10 Breastfeeding Basics
Like many new skills facing a first-time mother, breastfeeding is a learned art that gets much easier with practice. Here are a few time-tested tips to help make the transition easier.
Start preparing well before your due date. Start educating yourself and consider attending classes offered by your hospital or birthing center months before you’ll deliver. La Leche League leader Wanda Daniels says attending an LLL meeting while pregnant answered a lot of questions and made her comfortable calling her own leader for support.
Your breasts may be initially tender, but shouldn’t be consistently painful. Initial nipple tenderness may be normal, but soreness that is severe or ongoing may indicate a problem. Certified lactation consultant and pediatric nurse Lucille Harrington says most problems can be fixed quickly and moms need not be in pain when help is available via telephone to your delivering hospital/birthing center or through a consultation with your hospital’s lactation consultant (usually free).
Find ways to lighten your load. Since newborns typically nurse 8 to 12 times per day and experts recommend feeding your baby on cue at any sign of hunger, the process can be initially time consuming. A nursing sling can be a great way to keep your baby close and allow you freedom, privacy and mobility. Learning to nurse lying down can also help with nighttime feedings so you and baby can quickly return to sleep.
Don’t make assumptions. Many new mothers think that babies who want to nurse often aren’t getting enough milk, but this is rarely true. As long as your baby is producing at least six to eight wet diapers and two to three bowel movements per day for the first six weeks after your milk comes in, he’s getting enough. Frequent watery, explosive and mustard-colored bowel movements are normal and not diarrhea. Consult an expert for reassurance if something doesn’t seem right.
Listen to your body’s cues of hunger, thirst and fatigue. Although your body has to work hard to produce milk, eating when hungry and drinking when thirsty will likely provide your body with enough fuel. Rest while your baby rests whenever possible.
Ask for and accept help. Harrington says most new moms are uncomfortable asking for or receiving help. She urges moms to eagerly accept help with specific phrases like: “It’d be wonderful if you could fold laundry.” Involve partners and family members in caring for the baby so they don’t feel excluded. Rocking, bathing and singing are all activities that can teach a baby that love and comfort does not always equal food.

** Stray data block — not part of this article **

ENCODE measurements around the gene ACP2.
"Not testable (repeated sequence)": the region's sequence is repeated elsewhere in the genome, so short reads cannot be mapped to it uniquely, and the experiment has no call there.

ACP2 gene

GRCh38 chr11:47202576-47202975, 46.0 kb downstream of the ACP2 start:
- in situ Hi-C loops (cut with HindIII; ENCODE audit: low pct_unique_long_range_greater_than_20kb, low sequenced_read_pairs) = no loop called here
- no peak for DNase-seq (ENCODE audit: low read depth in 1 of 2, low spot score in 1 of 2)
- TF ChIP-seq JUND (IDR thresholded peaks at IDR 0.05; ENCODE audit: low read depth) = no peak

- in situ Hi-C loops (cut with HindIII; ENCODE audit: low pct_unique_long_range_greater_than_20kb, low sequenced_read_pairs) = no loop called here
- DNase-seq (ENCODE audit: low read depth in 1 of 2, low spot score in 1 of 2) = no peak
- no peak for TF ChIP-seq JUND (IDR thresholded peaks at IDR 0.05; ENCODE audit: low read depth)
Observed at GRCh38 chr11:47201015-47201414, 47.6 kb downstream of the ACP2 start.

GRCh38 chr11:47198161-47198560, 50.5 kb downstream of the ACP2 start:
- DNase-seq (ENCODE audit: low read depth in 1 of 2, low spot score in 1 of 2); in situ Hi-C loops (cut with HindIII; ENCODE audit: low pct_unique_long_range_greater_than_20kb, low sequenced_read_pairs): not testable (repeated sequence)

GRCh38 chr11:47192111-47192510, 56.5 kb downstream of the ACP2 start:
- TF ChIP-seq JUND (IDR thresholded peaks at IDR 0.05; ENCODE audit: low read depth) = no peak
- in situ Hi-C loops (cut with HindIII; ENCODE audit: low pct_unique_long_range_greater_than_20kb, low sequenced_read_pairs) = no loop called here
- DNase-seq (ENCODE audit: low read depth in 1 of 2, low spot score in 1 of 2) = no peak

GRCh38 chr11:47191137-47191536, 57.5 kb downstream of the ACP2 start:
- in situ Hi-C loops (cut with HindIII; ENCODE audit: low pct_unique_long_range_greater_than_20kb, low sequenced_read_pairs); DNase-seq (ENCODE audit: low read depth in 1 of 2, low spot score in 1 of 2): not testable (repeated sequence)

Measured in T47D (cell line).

Surround yourself with a support system. If you ever have doubts, seek advice from those knowledgeable about and supportive of breastfeeding. Advisors who assure you they “couldn’t breastfeed either” or that formula-fed babies are “easier” are not helpful when it’s likely you’re doing just fine.
Don’t compare your experiences with others. Keep in mind that babies, like adults, are all different. If a friend’s baby is emptying the breast very quickly and sleeping through the night, it doesn’t mean that anything is wrong with you or your baby if your experience is different.
You can still be a nursing mom and return to work. Many moms forgo breastfeeding thinking they can’t continue once they return to work. However, with planning and a hospital-grade breast pump, breastfeeding can continue to be a success. Experts caution against introducing artificial nipples until after your milk supply and nursing relationship are well-established (which usually takes about six weeks), but Harrington says it’s appropriate to introduce a bottle with breast milk to established nursers between 1 and 3 months of age. This is when babies are more adaptive to a bottle. By nursing immediately before and after work and during the night if possible, you can still maintain a healthy nursing relationship.
Relax and enjoy your baby. Harrington is fond of telling moms: “The days are long, but the years are short.” It may be hard to believe that the infant whose favorite place is your breast will soon be a squirming toddler not so interested in cuddling. Babies become children and adults before you know it. Enjoy this unhurried one-on-one time while it lasts.
Shannon Dean is a freelance writer who nursed two babies who are now school-aged children.
“The Womanly Art of Breastfeeding” (Plume) by La Leche League International.
“The Breastfeeding Book: Everything You Need to Know About Nursing Your Child from Birth Through Weaning” (Little, Brown) by Martha and William Sears.
“The Nursing Woman’s Companion” (Harvard Common Press) by Kathleen Huggins.
“Parenting the Fussy Baby and the High-Need Child: Everything You Need to Know-From Birth to Age Five” (Little Brown & Co) by William and Martha Sears.
Although this book is not exclusively about breastfeeding, it offers a wonderful section on nursing in a sling, night time nursing and is written in a very reassuring tone.